July saw UK retail sales increased by 1.1% on a LFL basis YOY, when they had increased 1.2% from the preceding year, according to the latest BRC-KPMG Retail Sales Monitor.

On a total basis, sales rose 1.9%, against a 2.2% increase in July 2015 – the strongest growth since January.

However, the home categories suffered from the few weeks of very hot weather, bringing the three-month average growth to its lowest level since May 2014. That said, even though furniture sales slowed down, they remained in solid growth territory, in fourth position in the monitor's growth rankings table.

GfK’s Climate for Major Purchases Index dived by 11 points from +9 in June to -2 in July, but, according to BRC-KPMG there is little evidence that the weaker performance of furniture sales is a sign of consumers choosing to put off all larger purchases.

Helen Dickinson OBE, chief executive, British Retail Consortium, says: “This month’s solid sales figures may come as a shock to some given the slew of early indicators suggesting that consumer activity was slowing in the wake of the referendum result. However, little has materially changed for most UK households in the wake of June 23rd, so it is not surprising to us that sales are simply responding to their normal underlying drivers. A heavy month of promotions proved very successful in appealing to bargain-hungry shoppers, boosting sales growth to 1.9 per cent, ahead of the 12- month average of 1.2%.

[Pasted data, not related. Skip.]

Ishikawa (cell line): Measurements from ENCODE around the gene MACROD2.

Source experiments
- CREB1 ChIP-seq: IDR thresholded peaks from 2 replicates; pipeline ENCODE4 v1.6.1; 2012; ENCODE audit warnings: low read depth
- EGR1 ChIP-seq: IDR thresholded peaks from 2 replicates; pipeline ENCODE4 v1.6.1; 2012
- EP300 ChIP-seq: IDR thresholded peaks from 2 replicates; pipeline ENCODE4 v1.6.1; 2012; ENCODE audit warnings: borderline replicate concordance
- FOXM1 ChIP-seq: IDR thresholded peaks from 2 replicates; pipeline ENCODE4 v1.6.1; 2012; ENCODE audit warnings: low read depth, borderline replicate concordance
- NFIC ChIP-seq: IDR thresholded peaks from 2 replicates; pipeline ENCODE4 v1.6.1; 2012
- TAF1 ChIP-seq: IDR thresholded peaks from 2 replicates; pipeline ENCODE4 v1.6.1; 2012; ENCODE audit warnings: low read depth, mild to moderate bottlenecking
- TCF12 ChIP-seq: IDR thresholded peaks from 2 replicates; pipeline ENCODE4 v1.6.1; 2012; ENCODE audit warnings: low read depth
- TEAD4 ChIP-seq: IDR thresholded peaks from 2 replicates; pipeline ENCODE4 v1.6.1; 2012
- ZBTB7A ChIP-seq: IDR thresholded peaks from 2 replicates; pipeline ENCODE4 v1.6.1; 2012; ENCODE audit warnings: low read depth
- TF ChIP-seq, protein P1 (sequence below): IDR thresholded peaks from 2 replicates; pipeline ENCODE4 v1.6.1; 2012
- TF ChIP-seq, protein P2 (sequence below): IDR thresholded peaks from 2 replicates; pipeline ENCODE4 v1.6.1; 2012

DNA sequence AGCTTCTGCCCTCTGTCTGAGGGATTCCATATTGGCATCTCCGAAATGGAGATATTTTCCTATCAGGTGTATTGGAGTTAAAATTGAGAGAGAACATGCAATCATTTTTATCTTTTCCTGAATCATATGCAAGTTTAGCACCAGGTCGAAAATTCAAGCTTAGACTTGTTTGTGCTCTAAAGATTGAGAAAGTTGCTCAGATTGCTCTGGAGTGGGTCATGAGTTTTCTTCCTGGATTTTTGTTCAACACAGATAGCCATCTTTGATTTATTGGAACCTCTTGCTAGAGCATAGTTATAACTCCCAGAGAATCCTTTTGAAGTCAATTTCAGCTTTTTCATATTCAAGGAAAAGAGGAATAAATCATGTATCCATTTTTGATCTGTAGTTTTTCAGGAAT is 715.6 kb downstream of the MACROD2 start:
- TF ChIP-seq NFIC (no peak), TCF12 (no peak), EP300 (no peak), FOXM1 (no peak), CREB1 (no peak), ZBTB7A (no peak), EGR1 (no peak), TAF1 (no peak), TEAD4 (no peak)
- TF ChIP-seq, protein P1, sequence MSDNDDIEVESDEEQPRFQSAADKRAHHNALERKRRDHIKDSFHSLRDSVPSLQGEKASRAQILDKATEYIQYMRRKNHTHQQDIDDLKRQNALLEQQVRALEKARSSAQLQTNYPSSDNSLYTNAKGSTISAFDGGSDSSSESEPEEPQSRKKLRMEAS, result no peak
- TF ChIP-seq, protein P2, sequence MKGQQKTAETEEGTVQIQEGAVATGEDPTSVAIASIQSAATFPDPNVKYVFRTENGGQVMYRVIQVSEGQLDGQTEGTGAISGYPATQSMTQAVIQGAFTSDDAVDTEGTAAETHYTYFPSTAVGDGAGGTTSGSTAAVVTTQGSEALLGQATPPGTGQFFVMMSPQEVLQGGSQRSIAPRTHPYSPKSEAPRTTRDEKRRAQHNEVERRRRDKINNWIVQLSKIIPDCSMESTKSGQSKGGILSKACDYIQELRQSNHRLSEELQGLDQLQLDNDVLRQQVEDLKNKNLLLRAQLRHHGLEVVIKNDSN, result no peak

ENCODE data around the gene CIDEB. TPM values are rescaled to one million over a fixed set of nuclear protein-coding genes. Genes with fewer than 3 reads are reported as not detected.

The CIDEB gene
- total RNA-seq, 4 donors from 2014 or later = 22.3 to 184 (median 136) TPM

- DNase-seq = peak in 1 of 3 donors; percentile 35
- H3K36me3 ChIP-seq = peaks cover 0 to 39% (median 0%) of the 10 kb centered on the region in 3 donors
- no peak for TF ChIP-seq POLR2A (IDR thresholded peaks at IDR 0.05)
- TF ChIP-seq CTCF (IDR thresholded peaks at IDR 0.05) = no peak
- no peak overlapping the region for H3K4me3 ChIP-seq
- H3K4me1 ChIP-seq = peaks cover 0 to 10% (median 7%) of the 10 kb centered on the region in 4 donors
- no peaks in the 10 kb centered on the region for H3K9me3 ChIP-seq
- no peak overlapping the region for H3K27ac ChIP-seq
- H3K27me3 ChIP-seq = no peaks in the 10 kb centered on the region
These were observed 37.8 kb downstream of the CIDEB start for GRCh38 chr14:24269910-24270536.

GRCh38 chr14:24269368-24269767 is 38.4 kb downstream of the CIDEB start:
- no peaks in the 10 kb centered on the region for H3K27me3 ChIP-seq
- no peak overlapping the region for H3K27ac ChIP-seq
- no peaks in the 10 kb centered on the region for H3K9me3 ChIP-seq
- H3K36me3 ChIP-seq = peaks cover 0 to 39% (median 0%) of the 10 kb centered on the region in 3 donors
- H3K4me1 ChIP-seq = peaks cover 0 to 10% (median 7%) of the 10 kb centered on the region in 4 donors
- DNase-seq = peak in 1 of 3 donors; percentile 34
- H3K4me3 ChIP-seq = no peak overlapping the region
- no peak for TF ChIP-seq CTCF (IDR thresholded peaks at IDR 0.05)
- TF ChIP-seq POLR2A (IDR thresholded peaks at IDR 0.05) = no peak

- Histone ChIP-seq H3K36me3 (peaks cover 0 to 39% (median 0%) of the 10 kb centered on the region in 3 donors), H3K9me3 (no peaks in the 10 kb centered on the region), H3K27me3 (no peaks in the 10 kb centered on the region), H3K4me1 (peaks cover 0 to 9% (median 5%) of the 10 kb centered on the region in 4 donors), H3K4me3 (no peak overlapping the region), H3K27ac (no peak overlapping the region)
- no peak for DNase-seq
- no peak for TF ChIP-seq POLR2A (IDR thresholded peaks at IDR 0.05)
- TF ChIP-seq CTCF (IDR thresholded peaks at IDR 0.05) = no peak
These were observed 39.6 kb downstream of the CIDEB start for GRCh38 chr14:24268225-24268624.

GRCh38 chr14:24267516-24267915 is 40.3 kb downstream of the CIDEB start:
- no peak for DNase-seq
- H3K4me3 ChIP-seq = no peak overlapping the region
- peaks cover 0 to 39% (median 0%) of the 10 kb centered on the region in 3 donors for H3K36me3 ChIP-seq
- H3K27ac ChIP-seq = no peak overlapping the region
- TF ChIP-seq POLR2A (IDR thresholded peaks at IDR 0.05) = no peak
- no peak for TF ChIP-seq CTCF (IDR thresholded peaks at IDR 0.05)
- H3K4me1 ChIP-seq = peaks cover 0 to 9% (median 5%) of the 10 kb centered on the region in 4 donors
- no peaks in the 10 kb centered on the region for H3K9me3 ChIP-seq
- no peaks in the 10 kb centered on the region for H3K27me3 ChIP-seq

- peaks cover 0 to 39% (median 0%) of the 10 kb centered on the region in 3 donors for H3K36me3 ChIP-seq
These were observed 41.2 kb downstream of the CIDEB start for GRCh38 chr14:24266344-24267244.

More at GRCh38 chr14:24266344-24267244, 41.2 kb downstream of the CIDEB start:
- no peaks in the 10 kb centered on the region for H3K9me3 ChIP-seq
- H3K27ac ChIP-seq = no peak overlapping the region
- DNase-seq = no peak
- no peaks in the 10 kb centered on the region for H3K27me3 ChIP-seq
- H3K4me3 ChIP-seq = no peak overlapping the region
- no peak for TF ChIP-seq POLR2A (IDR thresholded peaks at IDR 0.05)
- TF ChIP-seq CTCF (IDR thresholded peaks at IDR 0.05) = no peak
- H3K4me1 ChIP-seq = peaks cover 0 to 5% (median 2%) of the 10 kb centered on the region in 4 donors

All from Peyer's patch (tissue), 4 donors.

“The big question for retailers is whether that success can be carried forward into full price sales. Whilst retailers continue to monitor the situation in the wake of Brexit, responding to rapid and complex change in consumer behaviour in the midst of a highly-competitive market remains the substantive challenge. The industry is in the process of productivity-enhancing transformation, but Government needs to play its part to ensure that change is not suffocated by increasing costs.”

David McCorquodale, head of retail, KPMG, adds: “The sun shone down on retail fortunes in July with total sales increasing 1.9% versus 2015. Warmer weather helped blow away some of the post-referendum blues, boosting the UK feelgood factor and giving consumers a sense that ‘life goes on’ following the initial shock of the Brexit vote.

“This first full month of retail sales figures post-vote suggests that UK shopping patterns haven’t changed versus previous years. For retailers, plans to improve productivity remain top of mind to guard against recent increases to their cost base as well as making sure they can weather what are likely to be more uncertain times ahead.”